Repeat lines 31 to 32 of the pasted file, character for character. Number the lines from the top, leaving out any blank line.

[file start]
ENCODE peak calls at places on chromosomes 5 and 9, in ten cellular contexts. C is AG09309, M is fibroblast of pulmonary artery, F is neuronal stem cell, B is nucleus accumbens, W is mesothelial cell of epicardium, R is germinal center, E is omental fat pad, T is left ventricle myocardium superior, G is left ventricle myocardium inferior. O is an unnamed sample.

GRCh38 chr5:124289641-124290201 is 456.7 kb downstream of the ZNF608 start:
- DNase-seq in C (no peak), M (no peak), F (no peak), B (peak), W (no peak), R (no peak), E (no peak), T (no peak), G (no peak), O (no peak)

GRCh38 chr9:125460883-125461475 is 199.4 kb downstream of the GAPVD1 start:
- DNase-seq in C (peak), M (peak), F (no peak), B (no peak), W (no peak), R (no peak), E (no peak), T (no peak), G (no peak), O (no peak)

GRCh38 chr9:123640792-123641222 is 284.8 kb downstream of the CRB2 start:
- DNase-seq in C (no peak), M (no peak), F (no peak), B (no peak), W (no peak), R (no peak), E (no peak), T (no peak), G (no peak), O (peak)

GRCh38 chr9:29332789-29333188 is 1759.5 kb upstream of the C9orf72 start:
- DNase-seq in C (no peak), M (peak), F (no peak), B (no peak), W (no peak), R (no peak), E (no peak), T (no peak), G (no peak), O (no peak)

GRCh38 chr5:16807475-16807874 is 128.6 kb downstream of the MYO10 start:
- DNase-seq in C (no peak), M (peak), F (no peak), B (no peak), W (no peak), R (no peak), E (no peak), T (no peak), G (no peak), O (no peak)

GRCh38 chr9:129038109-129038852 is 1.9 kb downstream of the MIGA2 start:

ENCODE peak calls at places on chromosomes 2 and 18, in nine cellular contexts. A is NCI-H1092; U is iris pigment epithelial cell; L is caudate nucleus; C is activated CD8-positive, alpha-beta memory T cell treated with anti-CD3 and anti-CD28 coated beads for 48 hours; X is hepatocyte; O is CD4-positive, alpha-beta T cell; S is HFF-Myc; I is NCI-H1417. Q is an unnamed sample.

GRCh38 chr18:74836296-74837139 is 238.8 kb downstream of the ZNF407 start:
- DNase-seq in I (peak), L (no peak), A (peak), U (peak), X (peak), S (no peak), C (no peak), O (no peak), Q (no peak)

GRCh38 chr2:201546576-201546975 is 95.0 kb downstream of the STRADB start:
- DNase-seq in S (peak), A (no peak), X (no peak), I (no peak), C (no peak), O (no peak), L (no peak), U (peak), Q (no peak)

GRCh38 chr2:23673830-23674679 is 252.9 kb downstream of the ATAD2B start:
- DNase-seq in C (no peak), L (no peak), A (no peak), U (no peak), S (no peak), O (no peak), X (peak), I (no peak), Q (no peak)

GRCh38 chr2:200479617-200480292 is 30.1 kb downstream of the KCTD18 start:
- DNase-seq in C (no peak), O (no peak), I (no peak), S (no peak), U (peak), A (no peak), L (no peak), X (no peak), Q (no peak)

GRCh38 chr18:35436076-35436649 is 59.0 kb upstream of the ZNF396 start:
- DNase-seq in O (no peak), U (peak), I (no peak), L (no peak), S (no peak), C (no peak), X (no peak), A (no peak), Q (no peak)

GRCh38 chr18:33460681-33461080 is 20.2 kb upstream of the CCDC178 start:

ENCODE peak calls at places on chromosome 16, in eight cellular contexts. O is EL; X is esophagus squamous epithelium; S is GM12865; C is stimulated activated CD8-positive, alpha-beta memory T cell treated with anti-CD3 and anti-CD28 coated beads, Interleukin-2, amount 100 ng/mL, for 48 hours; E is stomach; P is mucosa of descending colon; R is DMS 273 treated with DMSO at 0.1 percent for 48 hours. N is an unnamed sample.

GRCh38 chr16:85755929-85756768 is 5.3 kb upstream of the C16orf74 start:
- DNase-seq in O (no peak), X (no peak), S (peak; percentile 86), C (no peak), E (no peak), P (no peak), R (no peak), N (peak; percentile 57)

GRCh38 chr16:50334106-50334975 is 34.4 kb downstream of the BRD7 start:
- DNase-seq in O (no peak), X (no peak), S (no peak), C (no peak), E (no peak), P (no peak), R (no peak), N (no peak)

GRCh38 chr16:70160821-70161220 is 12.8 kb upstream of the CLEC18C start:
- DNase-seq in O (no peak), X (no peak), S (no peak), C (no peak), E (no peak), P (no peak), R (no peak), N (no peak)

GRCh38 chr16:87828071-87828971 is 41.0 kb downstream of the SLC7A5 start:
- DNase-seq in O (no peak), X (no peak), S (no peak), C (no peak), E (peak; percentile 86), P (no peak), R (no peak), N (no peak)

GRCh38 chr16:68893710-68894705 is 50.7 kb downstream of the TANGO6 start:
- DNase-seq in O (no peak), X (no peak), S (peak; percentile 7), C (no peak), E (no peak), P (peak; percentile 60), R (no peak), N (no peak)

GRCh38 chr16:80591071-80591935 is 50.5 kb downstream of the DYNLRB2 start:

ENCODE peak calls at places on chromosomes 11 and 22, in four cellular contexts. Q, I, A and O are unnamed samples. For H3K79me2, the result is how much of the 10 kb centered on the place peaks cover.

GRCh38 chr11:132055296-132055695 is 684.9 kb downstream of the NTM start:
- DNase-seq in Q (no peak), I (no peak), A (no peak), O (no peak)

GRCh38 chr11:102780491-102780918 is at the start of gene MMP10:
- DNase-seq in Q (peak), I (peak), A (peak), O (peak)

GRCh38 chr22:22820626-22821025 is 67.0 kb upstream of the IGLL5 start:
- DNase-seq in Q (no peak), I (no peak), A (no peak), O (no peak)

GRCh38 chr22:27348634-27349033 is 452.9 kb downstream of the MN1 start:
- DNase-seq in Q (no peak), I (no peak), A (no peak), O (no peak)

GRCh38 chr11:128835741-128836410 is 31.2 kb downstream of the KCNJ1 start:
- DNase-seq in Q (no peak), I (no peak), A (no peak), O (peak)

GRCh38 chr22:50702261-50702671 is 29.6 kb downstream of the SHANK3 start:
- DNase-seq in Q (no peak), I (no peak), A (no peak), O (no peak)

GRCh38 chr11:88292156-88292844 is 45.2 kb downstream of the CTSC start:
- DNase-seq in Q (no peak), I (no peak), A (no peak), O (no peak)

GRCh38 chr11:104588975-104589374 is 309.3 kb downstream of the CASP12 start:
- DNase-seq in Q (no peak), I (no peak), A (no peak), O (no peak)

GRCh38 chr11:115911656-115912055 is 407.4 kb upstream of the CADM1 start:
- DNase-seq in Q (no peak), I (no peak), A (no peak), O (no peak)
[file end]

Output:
- DNase-seq in O (no peak), X (no peak), S (no peak), C (no peak), E (no peak), P (no peak), R (no peak), N (no peak)

GRCh38 chr16:87828071-87828971 is 41.0 kb downstream of the SLC7A5 start: